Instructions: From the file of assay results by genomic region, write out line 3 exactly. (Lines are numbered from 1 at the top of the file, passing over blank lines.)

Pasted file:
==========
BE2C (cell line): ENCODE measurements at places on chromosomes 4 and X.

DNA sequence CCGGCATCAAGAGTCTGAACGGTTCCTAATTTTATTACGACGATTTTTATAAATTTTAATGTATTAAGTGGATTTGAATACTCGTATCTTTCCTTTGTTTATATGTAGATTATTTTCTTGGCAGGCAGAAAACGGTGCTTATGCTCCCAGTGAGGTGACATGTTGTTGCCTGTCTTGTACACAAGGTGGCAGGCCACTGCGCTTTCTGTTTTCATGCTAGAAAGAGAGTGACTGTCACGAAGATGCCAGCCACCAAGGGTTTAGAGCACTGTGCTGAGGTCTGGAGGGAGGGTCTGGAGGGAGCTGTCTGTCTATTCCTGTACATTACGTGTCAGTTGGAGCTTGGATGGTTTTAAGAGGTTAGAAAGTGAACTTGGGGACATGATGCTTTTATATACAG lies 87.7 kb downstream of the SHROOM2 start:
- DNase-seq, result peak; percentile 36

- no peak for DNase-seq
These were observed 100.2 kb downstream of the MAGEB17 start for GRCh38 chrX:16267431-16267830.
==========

- DNase-seq, result peak; percentile 36